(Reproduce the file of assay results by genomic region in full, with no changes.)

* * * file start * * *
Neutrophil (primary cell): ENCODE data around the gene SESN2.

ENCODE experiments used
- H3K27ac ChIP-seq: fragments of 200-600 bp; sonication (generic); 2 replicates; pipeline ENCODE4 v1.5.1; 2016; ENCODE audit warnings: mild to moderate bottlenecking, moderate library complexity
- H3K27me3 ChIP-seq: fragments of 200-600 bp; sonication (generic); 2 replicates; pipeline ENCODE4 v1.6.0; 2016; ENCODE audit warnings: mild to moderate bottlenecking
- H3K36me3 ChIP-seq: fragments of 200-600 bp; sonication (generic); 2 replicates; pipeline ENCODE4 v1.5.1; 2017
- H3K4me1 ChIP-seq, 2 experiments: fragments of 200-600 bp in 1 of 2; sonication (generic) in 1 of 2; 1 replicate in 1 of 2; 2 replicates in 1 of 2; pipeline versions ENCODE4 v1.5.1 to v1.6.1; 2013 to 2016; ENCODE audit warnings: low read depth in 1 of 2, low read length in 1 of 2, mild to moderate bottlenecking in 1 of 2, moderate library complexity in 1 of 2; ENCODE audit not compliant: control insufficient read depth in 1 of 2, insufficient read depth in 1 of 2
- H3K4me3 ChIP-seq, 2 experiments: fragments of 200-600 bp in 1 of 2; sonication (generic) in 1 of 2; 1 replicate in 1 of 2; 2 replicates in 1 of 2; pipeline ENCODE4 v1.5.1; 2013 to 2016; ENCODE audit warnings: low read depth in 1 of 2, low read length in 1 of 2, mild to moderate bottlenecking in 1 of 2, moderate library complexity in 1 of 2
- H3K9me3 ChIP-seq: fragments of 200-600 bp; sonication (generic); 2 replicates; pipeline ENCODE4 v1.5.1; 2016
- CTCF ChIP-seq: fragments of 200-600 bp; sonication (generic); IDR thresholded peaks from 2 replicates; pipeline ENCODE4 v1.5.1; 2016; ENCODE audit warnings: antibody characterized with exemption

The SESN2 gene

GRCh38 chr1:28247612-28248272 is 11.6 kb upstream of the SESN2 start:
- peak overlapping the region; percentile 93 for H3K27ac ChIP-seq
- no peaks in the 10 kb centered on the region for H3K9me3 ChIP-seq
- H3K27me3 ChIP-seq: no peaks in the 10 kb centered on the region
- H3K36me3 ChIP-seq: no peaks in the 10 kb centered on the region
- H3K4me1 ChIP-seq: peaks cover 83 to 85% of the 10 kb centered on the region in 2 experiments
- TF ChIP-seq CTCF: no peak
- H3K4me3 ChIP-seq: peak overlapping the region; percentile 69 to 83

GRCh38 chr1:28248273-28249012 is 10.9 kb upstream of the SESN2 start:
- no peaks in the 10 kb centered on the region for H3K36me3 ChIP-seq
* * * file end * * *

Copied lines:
Neutrophil (primary cell): ENCODE data around the gene SESN2.

ENCODE experiments used
- H3K27ac ChIP-seq: fragments of 200-600 bp; sonication (generic); 2 replicates; pipeline ENCODE4 v1.5.1; 2016; ENCODE audit warnings: mild to moderate bottlenecking, moderate library complexity
- H3K27me3 ChIP-seq: fragments of 200-600 bp; sonication (generic); 2 replicates; pipeline ENCODE4 v1.6.0; 2016; ENCODE audit warnings: mild to moderate bottlenecking
- H3K36me3 ChIP-seq: fragments of 200-600 bp; sonication (generic); 2 replicates; pipeline ENCODE4 v1.5.1; 2017
- H3K4me1 ChIP-seq, 2 experiments: fragments of 200-600 bp in 1 of 2; sonication (generic) in 1 of 2; 1 replicate in 1 of 2; 2 replicates in 1 of 2; pipeline versions ENCODE4 v1.5.1 to v1.6.1; 2013 to 2016; ENCODE audit warnings: low read depth in 1 of 2, low read length in 1 of 2, mild to moderate bottlenecking in 1 of 2, moderate library complexity in 1 of 2; ENCODE audit not compliant: control insufficient read depth in 1 of 2, insufficient read depth in 1 of 2
- H3K4me3 ChIP-seq, 2 experiments: fragments of 200-600 bp in 1 of 2; sonication (generic) in 1 of 2; 1 replicate in 1 of 2; 2 replicates in 1 of 2; pipeline ENCODE4 v1.5.1; 2013 to 2016; ENCODE audit warnings: low read depth in 1 of 2, low read length in 1 of 2, mild to moderate bottlenecking in 1 of 2, moderate library complexity in 1 of 2
- H3K9me3 ChIP-seq: fragments of 200-600 bp; sonication (generic); 2 replicates; pipeline ENCODE4 v1.5.1; 2016
- CTCF ChIP-seq: fragments of 200-600 bp; sonication (generic); IDR thresholded peaks from 2 replicates; pipeline ENCODE4 v1.5.1; 2016; ENCODE audit warnings: antibody characterized with exemption

The SESN2 gene

GRCh38 chr1:28247612-28248272 is 11.6 kb upstream of the SESN2 start:
- peak overlapping the region; percentile 93 for H3K27ac ChIP-seq
- no peaks in the 10 kb centered on the region for H3K9me3 ChIP-seq
- H3K27me3 ChIP-seq: no peaks in the 10 kb centered on the region
- H3K36me3 ChIP-seq: no peaks in the 10 kb centered on the region
- H3K4me1 ChIP-seq: peaks cover 83 to 85% of the 10 kb centered on the region in 2 experiments
- TF ChIP-seq CTCF: no peak
- H3K4me3 ChIP-seq: peak overlapping the region; percentile 69 to 83

GRCh38 chr1:28248273-28249012 is 10.9 kb upstream of the SESN2 start:
- no peaks in the 10 kb centered on the region for H3K36me3 ChIP-seq